Abstract 10860: Effect of Intensified Diuretic Treatment on Nocturnal Rostral Fluid Shift and Obstructive Sleep Apnea in Uncontrolled Hypertensive Patients
Background: We recently reported that fluid displacement from the legs to the neck during sleep was associated with the severity of obstructive sleep apnea (OSA) in hypertensive patients. We proposed that this nocturnal rostral fluid shift would predispose to OSA via increased nuchal fluid accumulation and narrowing of the pharynx. However, it remains unclear whether such fluid shift plays a causative role in OSA. We hypothesized that intensified diuretic therapy would reduce the severity of OSA and that the reduction would be in proportion to the decrease in overnight rostral fluid redistribution.
Methods: Uncontrolled treated hypertensive patients underwent polysomnography and measurement of overnight changes in leg fluid volume and neck circumference (ΔLFV and ΔNC, respectively). Those with an apnea-hypopnea index (AHI) ≥20 (n=16) received metolazone 2.5mg and spironolactone 25mg daily for 7-days after which the daily dose was doubled for an additional 7-days. Baseline testing was then repeated.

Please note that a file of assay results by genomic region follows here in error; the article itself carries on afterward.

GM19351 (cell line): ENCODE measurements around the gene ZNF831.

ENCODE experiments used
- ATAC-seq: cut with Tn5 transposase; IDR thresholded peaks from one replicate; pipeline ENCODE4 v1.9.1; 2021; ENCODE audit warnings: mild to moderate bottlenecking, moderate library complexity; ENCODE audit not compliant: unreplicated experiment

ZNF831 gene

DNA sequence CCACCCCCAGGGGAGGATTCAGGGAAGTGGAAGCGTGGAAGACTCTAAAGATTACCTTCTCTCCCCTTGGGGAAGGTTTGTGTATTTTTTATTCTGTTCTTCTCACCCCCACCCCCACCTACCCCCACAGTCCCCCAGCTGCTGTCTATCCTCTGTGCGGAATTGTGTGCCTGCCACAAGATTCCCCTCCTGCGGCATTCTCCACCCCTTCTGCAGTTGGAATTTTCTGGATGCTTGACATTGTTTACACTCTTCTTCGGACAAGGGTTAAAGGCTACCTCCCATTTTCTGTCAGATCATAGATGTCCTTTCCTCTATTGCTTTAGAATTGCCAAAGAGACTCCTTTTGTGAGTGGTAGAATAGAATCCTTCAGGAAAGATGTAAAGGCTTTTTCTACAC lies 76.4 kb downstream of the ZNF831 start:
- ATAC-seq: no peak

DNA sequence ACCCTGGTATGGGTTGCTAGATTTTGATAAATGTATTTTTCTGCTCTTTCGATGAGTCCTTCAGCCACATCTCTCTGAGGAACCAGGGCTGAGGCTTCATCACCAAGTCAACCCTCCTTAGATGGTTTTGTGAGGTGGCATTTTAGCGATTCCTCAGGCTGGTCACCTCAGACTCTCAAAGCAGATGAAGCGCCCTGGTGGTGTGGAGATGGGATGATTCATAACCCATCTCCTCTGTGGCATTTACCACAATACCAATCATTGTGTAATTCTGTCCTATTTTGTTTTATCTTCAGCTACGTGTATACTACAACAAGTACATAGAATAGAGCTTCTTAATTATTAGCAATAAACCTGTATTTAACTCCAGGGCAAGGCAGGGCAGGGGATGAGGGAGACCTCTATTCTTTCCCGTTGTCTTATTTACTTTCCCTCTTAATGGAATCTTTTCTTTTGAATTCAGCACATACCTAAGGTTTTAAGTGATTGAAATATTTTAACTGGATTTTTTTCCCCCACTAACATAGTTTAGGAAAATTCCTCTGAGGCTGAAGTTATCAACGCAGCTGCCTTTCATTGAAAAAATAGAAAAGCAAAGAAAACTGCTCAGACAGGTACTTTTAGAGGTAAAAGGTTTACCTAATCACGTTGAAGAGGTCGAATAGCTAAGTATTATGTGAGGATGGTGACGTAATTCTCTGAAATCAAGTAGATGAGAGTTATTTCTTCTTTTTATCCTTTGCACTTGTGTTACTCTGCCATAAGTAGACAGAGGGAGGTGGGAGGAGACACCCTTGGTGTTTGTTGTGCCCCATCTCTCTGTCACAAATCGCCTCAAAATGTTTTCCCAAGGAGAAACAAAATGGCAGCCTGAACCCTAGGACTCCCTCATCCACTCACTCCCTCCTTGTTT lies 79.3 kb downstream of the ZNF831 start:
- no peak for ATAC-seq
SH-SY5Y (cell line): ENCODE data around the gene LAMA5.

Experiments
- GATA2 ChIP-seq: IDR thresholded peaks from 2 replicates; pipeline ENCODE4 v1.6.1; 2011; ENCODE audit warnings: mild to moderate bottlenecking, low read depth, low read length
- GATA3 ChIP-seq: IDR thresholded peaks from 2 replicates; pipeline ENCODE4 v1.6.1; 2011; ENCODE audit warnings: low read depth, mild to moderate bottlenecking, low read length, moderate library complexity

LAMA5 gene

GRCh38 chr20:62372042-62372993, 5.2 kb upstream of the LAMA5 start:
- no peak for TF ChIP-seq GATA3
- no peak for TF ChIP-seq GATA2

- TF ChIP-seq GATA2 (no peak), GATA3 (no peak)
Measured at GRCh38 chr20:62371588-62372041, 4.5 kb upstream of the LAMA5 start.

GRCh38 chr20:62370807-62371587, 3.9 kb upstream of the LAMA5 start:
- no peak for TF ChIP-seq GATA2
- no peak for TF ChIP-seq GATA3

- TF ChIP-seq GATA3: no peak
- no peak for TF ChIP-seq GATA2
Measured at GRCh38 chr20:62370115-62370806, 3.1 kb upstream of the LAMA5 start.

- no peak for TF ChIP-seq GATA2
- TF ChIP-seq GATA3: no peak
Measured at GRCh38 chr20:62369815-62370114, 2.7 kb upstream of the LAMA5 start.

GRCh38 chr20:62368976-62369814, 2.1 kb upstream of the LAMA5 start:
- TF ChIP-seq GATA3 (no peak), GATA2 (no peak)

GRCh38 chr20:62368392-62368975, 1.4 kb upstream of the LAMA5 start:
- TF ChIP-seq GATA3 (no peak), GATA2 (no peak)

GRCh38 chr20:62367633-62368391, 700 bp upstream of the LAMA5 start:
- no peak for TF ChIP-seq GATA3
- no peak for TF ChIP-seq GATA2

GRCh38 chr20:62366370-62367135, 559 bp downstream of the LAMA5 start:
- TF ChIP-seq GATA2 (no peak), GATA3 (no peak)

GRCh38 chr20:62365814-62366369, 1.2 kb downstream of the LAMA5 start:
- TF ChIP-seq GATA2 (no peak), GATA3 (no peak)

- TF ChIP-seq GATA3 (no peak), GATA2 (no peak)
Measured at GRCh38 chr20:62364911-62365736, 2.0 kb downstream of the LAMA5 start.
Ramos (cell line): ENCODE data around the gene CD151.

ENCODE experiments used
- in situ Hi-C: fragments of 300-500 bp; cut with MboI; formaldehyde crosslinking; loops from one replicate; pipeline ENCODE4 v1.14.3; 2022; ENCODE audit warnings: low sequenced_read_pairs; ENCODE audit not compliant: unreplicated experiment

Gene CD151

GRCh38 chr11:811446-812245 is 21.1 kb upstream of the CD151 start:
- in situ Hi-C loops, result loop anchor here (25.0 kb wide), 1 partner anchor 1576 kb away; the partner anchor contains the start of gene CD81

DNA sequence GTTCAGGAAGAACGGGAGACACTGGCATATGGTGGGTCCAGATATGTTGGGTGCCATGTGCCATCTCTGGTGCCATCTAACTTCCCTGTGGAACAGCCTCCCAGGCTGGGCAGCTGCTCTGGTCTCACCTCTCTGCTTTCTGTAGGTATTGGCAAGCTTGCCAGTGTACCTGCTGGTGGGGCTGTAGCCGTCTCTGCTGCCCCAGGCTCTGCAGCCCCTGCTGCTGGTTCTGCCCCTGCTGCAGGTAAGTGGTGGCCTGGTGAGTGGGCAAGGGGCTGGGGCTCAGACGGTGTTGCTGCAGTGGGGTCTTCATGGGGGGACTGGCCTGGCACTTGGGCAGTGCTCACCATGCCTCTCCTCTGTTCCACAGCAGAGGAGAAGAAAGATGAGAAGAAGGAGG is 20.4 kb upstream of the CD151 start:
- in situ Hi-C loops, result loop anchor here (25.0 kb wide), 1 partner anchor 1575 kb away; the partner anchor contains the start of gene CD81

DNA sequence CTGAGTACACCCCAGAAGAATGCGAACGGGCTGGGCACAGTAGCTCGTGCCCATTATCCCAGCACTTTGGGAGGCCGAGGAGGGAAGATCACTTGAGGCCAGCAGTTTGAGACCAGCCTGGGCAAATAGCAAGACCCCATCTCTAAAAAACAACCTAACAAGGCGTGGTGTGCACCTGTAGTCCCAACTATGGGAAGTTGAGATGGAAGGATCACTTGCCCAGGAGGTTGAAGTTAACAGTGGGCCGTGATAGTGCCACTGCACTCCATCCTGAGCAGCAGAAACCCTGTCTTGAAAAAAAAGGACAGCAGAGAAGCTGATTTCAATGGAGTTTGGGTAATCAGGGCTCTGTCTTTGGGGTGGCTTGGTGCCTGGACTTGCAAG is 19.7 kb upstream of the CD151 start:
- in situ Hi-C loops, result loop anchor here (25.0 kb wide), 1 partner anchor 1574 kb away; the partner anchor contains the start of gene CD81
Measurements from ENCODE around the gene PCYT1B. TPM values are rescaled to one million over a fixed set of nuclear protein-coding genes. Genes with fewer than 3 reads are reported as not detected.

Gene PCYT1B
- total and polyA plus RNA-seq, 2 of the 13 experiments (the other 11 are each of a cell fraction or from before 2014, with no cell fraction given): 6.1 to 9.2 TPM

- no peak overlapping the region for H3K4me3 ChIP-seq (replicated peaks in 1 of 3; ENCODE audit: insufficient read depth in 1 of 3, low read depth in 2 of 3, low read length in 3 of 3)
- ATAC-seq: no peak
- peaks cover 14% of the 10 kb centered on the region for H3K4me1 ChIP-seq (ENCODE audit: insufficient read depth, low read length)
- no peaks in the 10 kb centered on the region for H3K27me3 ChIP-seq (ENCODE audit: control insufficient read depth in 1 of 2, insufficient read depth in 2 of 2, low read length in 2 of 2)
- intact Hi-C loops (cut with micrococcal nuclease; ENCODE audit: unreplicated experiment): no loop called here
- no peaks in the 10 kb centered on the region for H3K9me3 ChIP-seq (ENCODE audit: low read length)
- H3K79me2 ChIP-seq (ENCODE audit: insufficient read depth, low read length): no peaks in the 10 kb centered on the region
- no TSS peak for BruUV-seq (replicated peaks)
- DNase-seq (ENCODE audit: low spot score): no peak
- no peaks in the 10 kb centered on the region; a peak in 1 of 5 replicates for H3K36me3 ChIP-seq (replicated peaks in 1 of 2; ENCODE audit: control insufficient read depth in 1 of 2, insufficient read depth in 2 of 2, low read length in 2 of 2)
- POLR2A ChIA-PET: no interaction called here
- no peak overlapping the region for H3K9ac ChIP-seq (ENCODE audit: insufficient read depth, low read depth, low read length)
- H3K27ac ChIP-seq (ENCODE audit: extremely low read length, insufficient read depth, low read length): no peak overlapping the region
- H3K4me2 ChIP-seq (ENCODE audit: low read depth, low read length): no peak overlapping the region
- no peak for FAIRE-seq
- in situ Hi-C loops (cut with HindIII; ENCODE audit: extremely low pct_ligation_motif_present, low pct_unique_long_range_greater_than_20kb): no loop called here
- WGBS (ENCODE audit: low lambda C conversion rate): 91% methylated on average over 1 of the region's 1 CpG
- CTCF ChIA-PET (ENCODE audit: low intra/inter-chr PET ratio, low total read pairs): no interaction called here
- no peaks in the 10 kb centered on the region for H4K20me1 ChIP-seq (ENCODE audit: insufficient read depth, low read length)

Results: The intensified diuretic therapy reduced the AHI from 57.7±33.0 to 48.5±28.2 (P=0.005), ΔLFV from -418.1±177.5 to -307.5±161.9 mL (P<0.001) and ΔNC from 1.2±0.6 to 0.7±0.4 cm (P<0.001). There was a significant relationship between reduction in ΔLFV and change in ΔNC (r=-0.730, P=0.001). The change in ΔNC correlated significantly with the change in AHI (r=0.680, P=0.004). There was a correlation between reduction in ΔLFV and change in AHI (r=-0.734, P=0.001).
Conclusion: Intensified diuretic therapy reduced nocturnal rostral fluid shift and in turn, the severity of OSA. Our findings provide proof-of-principle that overnight fluid shift plays a causative role in OSA.
- © 2012 by American Heart Association, Inc.